Before I finish this article, I’ll start with this call-to-action for anyone who is in-between jobs, or still in high school, or in college and somehow manages to find free time in a fairly busy schedule:

Volunteering is for you first and foremost.

Especially, if you’re fluent in both English and Spanish, it’s a critical necessity in the shelters housing migrant refugees from Central America.

Yuma has many good, hard-working people, all with families, and they surely know what an opportunity it is to have a positive and lasting optimistic memory in someone’s life after, and during, hardship.

However, the better you are with children, the better you are at psychosocial trauma care, the better you are at practicing what you may preach, the better.

People need your love more than your time.

I saw a quote on the wall in the shelter:

“Volunteers don’t have the time. Volunteers have the heart.”

That’s why I had to leave Yuma. While I had both the time and the heart, I knew that these were opportunities for people with less time and perhaps less heart, in order to find the time and grow their hearts.

Similarly, while low income, I was not going to ask for food from the food bank at all. That was there for someone else. In my heart, I know that I have more than enough of everything that some may believe that I don’t have at all.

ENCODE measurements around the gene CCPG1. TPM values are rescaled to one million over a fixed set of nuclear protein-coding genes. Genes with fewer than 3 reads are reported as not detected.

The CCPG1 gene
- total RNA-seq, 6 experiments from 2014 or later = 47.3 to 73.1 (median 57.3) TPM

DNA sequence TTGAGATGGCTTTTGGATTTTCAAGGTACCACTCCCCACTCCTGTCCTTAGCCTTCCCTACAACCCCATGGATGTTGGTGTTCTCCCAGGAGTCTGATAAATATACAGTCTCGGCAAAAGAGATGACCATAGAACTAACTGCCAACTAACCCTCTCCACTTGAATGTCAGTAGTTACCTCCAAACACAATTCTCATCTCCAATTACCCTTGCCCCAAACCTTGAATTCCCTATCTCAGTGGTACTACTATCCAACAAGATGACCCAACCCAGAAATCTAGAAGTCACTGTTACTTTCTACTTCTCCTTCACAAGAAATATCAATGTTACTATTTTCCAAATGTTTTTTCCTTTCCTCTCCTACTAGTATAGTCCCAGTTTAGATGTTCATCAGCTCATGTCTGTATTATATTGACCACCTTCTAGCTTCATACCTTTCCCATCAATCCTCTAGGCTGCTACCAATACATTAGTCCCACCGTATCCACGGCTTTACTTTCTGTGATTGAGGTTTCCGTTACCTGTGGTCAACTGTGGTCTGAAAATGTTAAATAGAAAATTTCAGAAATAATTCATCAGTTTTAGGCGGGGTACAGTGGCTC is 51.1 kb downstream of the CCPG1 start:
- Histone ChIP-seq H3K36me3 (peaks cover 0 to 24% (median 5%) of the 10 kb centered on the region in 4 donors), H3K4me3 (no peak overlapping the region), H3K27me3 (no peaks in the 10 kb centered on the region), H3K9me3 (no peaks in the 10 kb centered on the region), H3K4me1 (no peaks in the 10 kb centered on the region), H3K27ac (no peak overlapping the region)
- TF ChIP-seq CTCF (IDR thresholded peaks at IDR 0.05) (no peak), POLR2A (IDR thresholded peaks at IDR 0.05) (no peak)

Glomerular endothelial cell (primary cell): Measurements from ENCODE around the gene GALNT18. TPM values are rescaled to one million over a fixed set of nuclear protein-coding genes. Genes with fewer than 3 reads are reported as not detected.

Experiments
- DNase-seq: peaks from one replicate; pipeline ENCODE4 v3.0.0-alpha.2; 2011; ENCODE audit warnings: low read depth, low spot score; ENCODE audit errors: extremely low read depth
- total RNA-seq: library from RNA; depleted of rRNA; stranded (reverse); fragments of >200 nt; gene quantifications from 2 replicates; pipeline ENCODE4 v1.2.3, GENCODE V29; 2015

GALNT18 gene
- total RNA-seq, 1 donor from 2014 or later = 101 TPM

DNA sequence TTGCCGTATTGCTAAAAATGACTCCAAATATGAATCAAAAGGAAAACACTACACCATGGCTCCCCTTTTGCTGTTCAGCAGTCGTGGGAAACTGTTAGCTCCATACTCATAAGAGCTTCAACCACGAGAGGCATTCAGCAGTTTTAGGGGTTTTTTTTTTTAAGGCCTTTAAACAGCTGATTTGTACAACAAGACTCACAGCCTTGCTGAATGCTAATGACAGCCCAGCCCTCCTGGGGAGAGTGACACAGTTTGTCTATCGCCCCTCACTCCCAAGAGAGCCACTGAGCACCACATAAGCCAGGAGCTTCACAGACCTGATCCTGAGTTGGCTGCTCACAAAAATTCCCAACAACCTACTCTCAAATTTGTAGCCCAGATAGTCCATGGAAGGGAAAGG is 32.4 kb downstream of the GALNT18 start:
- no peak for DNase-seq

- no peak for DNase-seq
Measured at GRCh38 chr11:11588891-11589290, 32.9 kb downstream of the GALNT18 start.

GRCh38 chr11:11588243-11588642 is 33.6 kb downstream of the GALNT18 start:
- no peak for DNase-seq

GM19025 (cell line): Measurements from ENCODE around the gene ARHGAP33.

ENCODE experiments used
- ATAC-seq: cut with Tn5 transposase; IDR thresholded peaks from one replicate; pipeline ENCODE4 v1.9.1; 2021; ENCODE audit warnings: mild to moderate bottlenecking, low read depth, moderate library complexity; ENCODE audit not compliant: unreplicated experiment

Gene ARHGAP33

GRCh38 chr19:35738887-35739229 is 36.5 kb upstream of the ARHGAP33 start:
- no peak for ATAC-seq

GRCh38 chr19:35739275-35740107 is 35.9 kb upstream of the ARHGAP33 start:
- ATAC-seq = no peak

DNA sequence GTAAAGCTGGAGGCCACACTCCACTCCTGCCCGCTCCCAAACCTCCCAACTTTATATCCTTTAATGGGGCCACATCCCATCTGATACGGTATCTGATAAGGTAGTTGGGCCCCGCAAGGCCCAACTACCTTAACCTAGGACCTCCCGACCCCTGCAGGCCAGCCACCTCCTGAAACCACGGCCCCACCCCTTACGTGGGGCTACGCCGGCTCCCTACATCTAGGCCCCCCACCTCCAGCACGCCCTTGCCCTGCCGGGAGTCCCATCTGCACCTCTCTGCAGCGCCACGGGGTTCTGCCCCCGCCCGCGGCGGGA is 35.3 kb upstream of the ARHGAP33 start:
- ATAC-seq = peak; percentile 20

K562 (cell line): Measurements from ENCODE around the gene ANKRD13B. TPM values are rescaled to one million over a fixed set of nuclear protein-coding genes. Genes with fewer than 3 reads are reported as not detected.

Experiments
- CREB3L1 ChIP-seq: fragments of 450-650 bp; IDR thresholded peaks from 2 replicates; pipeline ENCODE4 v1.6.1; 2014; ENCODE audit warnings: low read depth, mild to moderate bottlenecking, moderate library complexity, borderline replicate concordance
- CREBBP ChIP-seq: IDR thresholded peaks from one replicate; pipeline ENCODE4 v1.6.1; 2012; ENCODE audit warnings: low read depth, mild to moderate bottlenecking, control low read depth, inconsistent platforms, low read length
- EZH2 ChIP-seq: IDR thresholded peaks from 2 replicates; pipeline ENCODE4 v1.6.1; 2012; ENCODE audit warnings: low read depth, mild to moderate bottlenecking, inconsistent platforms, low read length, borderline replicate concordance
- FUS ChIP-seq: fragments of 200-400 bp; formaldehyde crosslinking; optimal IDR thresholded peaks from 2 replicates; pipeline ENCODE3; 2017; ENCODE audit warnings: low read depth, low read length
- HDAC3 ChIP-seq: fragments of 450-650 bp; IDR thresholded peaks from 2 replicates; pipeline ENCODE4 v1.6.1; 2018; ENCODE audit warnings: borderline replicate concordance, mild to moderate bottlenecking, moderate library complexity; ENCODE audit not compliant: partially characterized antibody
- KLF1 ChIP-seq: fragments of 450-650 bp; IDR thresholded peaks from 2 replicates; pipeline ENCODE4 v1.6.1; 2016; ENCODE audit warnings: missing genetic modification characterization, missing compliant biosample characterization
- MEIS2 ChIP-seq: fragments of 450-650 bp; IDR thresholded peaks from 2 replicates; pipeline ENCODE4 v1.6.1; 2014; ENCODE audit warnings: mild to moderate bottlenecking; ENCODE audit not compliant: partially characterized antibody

I have in my heart, so I always have. Those who believe they don’t have, won’t have. Volunteering, especially with refugees can remind you how much you really do have, and how much more you really have to offer Some people need this epiphany. I did not.

Not only that, but I volunteered with young people who unfortunately needed the experience in customer service and problem-solving. I did not want to be in the way of their challenges.

The Salvation Army may say, “Do the Most Good,” but in the shelter that must mean more than three hots and a cot, and the occasional film.

Volunteers have to open their hearts to vulnerability, and let people know that they’re there not just to help them survive, but to thrive. That’s what I did, as well as ensuring that there was the laughter of children in the shelter, I helped guide older kids through self-education, planning for higher education, and other resources that I’ve found useful in my own life.